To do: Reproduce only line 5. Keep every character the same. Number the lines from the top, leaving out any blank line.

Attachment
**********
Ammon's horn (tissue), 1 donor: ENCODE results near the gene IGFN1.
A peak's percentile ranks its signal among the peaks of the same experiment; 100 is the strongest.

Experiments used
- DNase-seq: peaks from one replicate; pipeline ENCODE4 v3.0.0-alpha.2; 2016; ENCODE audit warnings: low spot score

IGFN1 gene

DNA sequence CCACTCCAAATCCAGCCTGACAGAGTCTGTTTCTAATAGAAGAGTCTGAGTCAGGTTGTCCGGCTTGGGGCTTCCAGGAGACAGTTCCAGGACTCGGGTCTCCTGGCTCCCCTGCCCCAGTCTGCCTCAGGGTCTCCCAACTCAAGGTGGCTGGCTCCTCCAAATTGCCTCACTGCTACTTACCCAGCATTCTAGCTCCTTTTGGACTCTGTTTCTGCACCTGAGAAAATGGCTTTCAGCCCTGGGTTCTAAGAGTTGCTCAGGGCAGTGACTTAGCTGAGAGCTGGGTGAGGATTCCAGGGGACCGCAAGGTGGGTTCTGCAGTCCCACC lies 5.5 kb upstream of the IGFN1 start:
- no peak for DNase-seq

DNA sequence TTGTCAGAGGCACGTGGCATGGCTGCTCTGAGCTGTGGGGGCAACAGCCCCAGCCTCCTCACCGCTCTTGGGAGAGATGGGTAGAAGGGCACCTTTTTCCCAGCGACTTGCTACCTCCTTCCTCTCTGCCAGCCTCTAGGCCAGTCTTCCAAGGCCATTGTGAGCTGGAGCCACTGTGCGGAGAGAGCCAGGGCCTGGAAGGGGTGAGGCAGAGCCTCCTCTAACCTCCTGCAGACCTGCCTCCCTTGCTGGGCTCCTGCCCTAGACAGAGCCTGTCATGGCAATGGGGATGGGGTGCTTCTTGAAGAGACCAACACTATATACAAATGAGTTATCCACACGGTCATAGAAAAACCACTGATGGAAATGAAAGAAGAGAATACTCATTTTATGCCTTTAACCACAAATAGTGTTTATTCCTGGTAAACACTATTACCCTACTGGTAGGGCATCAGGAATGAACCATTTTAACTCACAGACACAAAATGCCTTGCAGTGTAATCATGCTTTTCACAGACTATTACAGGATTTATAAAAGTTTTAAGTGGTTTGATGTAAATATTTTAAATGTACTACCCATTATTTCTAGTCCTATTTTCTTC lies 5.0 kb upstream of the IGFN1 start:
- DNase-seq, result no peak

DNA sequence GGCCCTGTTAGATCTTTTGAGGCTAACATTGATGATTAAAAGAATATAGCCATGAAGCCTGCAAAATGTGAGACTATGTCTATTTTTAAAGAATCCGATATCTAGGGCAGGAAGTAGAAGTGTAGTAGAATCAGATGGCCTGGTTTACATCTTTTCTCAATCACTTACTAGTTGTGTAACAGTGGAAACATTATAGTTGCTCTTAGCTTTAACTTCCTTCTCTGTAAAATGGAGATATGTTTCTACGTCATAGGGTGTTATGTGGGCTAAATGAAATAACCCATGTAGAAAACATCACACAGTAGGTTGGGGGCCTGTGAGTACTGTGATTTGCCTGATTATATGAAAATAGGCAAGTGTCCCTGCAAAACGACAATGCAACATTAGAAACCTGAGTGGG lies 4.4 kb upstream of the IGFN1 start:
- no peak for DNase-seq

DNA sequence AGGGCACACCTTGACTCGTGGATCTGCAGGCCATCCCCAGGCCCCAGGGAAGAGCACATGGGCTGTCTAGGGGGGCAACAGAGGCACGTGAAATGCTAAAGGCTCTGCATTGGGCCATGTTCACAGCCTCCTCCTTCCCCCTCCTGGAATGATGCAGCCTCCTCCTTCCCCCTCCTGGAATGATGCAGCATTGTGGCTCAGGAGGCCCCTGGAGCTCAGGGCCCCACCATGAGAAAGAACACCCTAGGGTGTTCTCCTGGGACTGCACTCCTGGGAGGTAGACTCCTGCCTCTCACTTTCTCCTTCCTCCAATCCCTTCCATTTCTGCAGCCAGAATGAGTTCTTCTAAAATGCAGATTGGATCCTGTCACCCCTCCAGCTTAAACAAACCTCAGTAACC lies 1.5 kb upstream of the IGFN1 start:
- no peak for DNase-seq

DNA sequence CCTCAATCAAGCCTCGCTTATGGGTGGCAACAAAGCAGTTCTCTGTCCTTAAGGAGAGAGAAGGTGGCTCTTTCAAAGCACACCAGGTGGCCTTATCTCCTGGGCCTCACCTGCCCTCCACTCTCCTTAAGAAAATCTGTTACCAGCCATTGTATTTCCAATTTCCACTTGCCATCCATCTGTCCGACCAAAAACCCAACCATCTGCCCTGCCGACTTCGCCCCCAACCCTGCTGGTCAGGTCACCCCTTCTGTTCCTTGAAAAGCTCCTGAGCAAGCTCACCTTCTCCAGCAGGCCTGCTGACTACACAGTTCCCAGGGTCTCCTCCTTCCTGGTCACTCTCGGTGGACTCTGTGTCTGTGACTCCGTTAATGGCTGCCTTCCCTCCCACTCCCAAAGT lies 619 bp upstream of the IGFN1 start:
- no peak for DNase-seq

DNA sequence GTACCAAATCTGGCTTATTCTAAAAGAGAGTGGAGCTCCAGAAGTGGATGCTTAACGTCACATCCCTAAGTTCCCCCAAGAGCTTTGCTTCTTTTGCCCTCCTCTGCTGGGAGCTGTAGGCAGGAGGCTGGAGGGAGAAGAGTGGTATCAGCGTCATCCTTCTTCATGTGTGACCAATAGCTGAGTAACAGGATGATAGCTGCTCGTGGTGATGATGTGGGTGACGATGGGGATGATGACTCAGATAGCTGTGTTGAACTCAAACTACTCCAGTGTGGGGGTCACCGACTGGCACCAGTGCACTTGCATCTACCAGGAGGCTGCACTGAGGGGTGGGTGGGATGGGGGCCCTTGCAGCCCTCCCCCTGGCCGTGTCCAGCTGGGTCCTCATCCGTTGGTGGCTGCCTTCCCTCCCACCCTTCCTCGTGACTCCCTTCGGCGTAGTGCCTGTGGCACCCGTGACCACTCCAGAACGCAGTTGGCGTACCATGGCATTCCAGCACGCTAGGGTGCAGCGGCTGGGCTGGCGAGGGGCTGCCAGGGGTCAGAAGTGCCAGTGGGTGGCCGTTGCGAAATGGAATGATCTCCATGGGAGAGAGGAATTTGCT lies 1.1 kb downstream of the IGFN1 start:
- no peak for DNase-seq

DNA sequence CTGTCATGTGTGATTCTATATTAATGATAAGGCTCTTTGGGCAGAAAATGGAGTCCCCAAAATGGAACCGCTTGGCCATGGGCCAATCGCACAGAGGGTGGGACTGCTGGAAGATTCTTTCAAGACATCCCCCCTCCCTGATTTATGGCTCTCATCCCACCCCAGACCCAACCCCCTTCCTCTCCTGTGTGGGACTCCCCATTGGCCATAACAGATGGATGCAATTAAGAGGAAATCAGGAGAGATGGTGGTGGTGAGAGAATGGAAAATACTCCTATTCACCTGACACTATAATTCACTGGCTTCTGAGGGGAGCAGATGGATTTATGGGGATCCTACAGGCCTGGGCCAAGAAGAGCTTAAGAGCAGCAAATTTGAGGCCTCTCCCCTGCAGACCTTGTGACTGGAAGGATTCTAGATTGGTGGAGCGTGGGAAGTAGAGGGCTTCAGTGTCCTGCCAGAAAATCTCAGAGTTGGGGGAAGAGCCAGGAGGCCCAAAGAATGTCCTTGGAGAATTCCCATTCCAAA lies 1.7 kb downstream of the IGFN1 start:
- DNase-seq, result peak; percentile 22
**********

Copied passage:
IGFN1 gene